MOVIE REVIEW: The Goldfinch (2019)

On an outing to the Met, thirteen year old Theo Decker’s (Oakes Fegley/Ansel Engelort) mother is killed during an explosion. Confused and disoriented, Theo is convinced by Welty (Robert Joy), a fatally injured elderly man to take and hide a priceless painting called The Goldfinch.

Theo is given the task of returning Welty’s ring to his partner, Hobie (Jeffrey Wright). Here he meets and regularly visits, Pippa (Aimée Laurence/Ashleigh Cummings), Welty’s niece, who was also injured in the blast. He makes his home with The Barbours, a privileged classmate’s family. On the verge of being adopted, Theo is forced to relocate to Las Vegas to live with his estranged grifter father (Luke Wilson) and his girlfriend, Xandra (Sarah Paulson).

Here Theo meets and befriends, Boris (Finn Wolfhard/Aneurin Barnard), a Ukrainian classmate who introduces him to alcohol and drugs as an escape from his unhappy home life. This combination of chaos changes the course of Theo’s life throwing him into a mess of adventures that will reconnected him with key players from his past, with The Goldfinch always at the centre.

I read the book this was based on several years ago and absolutely loved it. It was dark, complex, nuanced and often disturbing exploring themes of class, wealth, beauty, value and friendship. These are all quite common themes for the author, Donna Tartt.

As a film, I’m just not sure it works as well. The thing that makes the novel so good is how much work Tartt puts into the relationships between the awkward and morally ambiguous, Theo and the people who influence his life… Hobie, Boris, Pippa, The Barbours, even Xandra. She also sets tangible, immersive scenes, especially in the wasteland of suburban Las Vegas. The film simply does not have time to weave this tapestry and so all the connections seem a bit loose. The intensity is lacking and it’s hard to really understand the character motivations. Possibly this is different if you’ve not read the book but I could not help comparing.

The performances are fine, no one really stands out. No one is horrible. The whole experience is just very average. If this is a story you want to explore, I’d recommend the book over the film. If you can’t be bothered to read the book, I’d probably skip it altogether.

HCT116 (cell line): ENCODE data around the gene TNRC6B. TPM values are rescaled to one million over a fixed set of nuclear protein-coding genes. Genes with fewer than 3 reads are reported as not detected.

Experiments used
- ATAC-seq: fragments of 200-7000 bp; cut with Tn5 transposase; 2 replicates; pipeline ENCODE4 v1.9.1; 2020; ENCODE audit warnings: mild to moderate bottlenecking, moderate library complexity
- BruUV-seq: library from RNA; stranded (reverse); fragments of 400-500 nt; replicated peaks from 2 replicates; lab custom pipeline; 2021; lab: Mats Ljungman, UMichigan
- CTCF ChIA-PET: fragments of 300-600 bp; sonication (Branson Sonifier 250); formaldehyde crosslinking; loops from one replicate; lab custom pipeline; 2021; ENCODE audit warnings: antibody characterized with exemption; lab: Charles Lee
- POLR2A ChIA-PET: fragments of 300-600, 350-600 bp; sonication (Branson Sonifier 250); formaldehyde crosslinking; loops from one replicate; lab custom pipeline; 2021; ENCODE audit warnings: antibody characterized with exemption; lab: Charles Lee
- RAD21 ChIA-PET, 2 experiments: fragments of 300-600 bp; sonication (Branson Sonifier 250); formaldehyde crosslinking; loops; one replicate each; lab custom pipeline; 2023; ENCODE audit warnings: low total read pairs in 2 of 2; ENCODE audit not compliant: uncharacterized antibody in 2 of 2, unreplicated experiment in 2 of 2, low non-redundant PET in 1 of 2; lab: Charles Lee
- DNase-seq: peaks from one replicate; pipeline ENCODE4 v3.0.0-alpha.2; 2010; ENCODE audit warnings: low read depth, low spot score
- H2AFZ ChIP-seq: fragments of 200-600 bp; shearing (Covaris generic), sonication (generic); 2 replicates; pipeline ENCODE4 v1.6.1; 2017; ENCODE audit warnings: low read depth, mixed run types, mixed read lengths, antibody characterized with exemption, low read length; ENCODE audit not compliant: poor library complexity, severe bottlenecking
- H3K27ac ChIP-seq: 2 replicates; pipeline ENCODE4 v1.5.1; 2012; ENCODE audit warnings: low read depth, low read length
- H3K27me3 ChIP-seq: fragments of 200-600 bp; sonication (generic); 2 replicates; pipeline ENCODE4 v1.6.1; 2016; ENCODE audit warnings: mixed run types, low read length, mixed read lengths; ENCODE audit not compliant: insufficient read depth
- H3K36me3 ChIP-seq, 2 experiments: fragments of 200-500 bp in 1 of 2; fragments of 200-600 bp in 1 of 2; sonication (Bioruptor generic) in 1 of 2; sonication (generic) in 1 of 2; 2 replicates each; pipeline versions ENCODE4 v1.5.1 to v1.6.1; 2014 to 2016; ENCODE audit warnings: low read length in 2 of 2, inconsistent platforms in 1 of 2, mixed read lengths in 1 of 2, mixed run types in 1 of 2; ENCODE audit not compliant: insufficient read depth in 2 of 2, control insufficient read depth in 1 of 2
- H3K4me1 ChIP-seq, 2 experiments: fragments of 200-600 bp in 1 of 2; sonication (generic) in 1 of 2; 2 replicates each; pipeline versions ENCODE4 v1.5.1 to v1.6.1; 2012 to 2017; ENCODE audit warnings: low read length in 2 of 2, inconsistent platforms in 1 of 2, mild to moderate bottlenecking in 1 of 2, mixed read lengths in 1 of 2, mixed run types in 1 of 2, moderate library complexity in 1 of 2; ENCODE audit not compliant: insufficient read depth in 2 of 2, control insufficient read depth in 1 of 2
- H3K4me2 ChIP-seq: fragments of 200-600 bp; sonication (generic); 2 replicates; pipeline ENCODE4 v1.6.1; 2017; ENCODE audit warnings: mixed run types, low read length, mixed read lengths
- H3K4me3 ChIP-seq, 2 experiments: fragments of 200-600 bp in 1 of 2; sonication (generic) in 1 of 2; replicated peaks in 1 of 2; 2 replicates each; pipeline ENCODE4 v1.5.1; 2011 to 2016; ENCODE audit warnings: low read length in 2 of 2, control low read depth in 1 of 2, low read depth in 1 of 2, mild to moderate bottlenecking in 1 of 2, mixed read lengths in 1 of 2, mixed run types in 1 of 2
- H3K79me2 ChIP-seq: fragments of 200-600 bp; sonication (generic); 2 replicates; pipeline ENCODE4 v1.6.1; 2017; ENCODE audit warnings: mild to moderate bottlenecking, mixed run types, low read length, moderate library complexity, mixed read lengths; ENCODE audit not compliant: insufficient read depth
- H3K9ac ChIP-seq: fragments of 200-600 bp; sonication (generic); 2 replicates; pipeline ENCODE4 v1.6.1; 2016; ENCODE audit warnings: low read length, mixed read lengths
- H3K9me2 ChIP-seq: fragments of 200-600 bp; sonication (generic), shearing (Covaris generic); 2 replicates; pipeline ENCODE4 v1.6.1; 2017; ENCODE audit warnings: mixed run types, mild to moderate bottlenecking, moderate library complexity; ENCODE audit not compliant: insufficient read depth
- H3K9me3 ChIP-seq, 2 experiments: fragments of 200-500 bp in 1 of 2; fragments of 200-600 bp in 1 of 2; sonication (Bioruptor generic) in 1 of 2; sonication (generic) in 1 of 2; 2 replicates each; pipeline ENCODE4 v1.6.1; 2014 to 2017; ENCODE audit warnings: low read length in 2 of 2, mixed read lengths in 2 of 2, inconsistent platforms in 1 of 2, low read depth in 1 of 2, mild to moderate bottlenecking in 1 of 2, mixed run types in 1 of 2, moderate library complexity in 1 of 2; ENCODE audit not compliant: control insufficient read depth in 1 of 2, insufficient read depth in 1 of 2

1. I haven’t read the book yet, so will happily skip the film as you suggest, Abbi.
    Best wishes, Pete.

    1. I don’t think you’ll be missing much.

  2. The title with the word “Goldfinch” struck me, because I recently posted a photo on my blog of a Goldfinch (bird). I put out a bird feeder and had never heard of the bird before, let alone seen one. I know it doesn’t have to do with the review. I just found it funny how I never heard of a Goldfinch before, and now I’ve heard it twice in a month.

    Thanks for the review. Books are better for a story like this because you can actually get into the head of the characters to know what their emotional issues are. In a movie, if the actor doesn’t speak it out loud, you can only guess by their actions what they’re thinking.

    1. That is a strange coincidence!

      I think this particular story really does need you to understand the character motivations and it really falls short.

  3. I did not read the book, but I feel you on this. While watching, I told my friend that it felt like the summary of what was supposed to be a mini series. It could have really used a deeper dive into the characters and their connections. I ended up liking the trailer more than the movie haha

    1. I think a mini series would have made much more sense.

  4. I read the book and didn’t like it. Based on your review, I’m passing.

    1. If you didn’t like the book I think the film would really be a waste of your time!

      1. Yes, I was thinking the same thing.

  5. You’re far more generous than I thought you’d be. It seemed pretty boring and flat from what everyone was saying. The book had some great moments, but I did prefer The Secret History.

    1. The Secret History was so good. I am not sure I could pick a favourite from the two though!

  6. I haven’t seen the movie but I remember the trailer and just being confused. Just from the trailer, I wouldn’t even have been able to tell you what the film is about.

    1. The film is really confusing too. I am not sure how much sense it would make if you’d not read the book.

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